Are You Afraid Robots Will Take Your Job?

Robots are not taking our jobs. It’s a good story to create eye-catching headlines and generate clicks, but the numbers do not support it in any way.  Michael Handel of the U.S. Bureau of Labor Statistics has published a paper where he carefully analyzes job losses across many professions. He finds that job losses follow long-term trends, and there is no hint of the dramatic changes predicted by people who make a living from predicting that the sky will shortly fall.

That matches what I see in the organizations I work with. Traditional IT projects regularly fail, and AI projects have an even higher failure rate. They might deliver something, but too often, it turns out to be impossible to move an AI experiment out of the lab and into productive use.

Additionally, in the cases where AI does provide real business benefits, it handles one specific task and not a whole job. All of our AI today is very narrowly trained for one task. That frees up workers to do more useful things with their time, making them more productive.

For example, the illustration for this post is made by me and the Midjourney AI. It was told to illustrate “the robots are not taking our jobs.” We ran a few iterations where I selected the best of its suggestions until we came up with this image.

Pay attention to the rules

It’s probably time to start paying attention to the rules. Inspired by the Silicon Valley ethos of moving fast and breaking things, many organizations have been rolling out technology without much concern for existing rules and regulations.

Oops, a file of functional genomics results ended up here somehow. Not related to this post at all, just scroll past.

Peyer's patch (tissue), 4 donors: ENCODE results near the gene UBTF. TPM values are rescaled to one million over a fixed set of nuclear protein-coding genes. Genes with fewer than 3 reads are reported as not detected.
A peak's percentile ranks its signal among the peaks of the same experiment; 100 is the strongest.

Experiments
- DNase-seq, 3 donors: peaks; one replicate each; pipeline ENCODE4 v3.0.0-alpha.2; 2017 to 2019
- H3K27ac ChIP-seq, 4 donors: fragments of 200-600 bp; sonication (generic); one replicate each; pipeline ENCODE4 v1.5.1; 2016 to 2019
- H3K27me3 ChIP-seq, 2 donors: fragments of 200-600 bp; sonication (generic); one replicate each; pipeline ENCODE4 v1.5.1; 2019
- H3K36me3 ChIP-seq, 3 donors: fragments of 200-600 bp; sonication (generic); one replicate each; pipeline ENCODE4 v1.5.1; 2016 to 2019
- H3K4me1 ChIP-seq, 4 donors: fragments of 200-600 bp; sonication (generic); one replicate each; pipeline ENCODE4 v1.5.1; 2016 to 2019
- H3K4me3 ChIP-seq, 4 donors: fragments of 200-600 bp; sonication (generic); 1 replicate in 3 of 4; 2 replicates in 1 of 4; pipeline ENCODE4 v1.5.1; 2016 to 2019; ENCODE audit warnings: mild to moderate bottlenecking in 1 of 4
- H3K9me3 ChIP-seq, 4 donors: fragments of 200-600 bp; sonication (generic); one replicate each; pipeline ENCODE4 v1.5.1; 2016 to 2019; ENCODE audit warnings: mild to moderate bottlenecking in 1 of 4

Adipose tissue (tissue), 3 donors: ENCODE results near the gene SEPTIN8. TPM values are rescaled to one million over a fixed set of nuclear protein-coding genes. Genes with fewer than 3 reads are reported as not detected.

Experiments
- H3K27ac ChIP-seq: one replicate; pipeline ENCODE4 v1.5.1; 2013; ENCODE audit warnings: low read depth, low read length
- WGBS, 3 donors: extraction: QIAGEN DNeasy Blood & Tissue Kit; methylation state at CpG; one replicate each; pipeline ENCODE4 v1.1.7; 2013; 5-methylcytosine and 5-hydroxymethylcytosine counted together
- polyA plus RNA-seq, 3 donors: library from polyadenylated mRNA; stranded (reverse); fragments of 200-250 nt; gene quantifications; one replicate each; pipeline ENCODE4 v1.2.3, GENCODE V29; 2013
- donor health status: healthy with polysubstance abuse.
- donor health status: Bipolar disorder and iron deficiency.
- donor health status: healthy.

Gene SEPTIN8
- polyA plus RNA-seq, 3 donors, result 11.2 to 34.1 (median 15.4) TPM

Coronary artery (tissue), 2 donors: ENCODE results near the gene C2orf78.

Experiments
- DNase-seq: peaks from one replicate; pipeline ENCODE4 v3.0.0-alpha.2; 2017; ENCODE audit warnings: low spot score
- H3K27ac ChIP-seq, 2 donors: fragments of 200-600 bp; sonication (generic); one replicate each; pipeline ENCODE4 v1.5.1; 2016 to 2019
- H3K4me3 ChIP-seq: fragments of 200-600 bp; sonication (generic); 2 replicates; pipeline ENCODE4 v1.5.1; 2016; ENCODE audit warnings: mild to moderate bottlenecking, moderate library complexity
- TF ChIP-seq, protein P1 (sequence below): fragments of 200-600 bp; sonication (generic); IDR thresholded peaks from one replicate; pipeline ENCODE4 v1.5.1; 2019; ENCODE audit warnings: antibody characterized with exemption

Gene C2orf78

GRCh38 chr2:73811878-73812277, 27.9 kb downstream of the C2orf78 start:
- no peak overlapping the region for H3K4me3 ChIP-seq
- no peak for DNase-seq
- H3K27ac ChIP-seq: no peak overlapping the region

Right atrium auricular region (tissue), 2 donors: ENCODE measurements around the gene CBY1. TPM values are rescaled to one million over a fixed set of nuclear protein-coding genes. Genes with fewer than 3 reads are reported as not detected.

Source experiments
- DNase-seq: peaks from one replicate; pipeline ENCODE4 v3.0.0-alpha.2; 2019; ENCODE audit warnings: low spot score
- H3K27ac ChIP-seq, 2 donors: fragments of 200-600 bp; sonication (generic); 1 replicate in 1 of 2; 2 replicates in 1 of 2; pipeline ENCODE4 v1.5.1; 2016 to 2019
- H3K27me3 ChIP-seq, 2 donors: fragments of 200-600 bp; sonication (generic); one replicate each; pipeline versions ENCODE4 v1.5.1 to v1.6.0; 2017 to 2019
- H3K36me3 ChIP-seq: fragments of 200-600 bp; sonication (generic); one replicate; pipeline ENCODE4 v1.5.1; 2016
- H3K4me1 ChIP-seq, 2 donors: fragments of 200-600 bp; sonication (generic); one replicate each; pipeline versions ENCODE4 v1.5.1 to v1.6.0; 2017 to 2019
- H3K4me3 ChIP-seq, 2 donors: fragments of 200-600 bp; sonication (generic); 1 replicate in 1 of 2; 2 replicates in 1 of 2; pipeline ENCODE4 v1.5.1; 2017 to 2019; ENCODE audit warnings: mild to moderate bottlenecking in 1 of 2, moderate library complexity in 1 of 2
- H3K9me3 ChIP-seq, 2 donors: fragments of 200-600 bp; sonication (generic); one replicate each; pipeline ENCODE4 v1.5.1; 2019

Uber, Airbnb, and the myriad e-scooter startups are on the back foot all over Europe as the state reasserts its authority. Even in the U.S., regulators have started to put their foot down. Tesla is having to reprogram 50,000 vehicles that were intentionally programmed to disrespect stop signs. If the car was driving slowly and couldn’t see anybody else around an intersection, it would ignore the stop sign and continue into the intersection. That’s illegal, but humans do it all the time. It turns out authorities were less than thrilled to see bad human behavior programmed into Tesla’s cars.

We have rules for a reason. Some of them are ridiculous (like the ubiquitous cooking consent), but good citizenship includes adhering to the rules until you can persuade the rule-maker to change them. Don’t be like Tesla.

Beware of Un-updatable Devices

A hundred million IoT devices are open to hacking. It turns out there is a whole slew of flaws in four different basic TCP/IP implementations. Since many IoT devices don’t have auto-update capabililty, and many don’t have updatable firmware at all, all of these devices are simply waiting to be subverted by hackers.

In order news, a startup has produced an autonomous robot that drives around the farmer’s field all by itself, zapping what it considers weeds with lasers. What could possibly go wrong?

If you are deploying any IoT technology, consider carefully how the devices will be updated with new software. Parts of the IoT industry have a sell-and-forget mindset, and that will embed ticking timebombs in your infrastructure.